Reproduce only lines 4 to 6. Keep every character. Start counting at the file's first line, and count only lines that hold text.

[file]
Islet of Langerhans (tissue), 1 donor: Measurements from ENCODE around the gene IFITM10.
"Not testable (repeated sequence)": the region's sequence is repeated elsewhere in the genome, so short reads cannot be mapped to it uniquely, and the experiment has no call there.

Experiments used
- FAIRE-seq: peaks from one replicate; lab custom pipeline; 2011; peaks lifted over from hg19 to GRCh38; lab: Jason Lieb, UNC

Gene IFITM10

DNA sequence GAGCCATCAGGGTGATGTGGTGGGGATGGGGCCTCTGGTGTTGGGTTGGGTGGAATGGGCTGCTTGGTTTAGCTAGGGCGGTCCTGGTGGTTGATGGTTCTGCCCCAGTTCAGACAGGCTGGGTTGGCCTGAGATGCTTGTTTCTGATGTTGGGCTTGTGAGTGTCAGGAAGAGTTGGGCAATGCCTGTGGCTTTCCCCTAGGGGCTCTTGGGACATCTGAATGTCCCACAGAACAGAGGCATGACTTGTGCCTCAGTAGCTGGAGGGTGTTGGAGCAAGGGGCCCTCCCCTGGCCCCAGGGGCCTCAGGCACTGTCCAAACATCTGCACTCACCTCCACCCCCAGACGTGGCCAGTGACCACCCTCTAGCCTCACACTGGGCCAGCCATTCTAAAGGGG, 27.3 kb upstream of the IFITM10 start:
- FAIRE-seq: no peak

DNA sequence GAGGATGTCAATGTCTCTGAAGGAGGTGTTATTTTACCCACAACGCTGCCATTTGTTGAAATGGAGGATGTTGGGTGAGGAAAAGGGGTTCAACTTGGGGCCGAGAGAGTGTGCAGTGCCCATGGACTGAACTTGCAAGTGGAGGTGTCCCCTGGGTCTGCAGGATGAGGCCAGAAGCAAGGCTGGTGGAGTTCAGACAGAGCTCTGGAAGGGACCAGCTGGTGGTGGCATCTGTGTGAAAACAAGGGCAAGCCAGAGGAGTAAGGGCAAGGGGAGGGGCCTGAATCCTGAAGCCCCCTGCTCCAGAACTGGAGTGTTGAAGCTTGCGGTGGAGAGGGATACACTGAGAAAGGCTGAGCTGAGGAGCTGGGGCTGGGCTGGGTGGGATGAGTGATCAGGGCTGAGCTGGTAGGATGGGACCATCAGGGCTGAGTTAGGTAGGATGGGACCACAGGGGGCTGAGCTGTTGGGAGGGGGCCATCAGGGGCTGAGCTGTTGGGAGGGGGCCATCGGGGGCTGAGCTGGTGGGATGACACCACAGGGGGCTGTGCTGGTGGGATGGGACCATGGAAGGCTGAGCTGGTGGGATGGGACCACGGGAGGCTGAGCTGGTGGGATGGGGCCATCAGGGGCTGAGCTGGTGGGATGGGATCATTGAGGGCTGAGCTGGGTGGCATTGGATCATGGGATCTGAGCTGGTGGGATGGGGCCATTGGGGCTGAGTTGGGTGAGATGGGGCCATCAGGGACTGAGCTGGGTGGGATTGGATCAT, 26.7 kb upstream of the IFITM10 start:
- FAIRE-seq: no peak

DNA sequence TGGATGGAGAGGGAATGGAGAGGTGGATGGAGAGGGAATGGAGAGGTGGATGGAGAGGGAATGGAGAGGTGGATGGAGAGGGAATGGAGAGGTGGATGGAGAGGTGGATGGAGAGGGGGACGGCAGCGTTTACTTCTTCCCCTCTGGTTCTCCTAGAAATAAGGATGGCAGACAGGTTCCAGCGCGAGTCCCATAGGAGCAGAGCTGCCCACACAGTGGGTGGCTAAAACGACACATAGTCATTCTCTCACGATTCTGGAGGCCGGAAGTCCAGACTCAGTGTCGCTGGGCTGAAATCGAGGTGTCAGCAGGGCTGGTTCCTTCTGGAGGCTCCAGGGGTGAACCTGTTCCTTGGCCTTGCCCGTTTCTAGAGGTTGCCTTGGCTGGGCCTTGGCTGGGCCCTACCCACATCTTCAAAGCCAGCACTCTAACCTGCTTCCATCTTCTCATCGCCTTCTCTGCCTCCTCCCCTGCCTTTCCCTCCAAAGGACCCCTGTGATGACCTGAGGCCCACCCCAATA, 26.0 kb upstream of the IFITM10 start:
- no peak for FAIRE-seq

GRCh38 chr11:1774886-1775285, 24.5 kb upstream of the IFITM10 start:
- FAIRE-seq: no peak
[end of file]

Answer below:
- FAIRE-seq: peaks from one replicate; lab custom pipeline; 2011; peaks lifted over from hg19 to GRCh38; lab: Jason Lieb, UNC

Gene IFITM10

DNA sequence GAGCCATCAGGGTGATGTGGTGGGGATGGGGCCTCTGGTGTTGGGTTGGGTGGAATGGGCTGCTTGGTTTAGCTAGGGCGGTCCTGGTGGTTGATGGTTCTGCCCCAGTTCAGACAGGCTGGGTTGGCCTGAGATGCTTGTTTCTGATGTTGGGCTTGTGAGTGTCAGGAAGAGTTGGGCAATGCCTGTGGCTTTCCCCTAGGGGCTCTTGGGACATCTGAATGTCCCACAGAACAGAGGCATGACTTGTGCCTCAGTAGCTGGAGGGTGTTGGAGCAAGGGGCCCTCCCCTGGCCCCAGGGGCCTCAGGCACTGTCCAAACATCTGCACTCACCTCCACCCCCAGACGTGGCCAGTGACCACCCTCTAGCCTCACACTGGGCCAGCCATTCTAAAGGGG, 27.3 kb upstream of the IFITM10 start: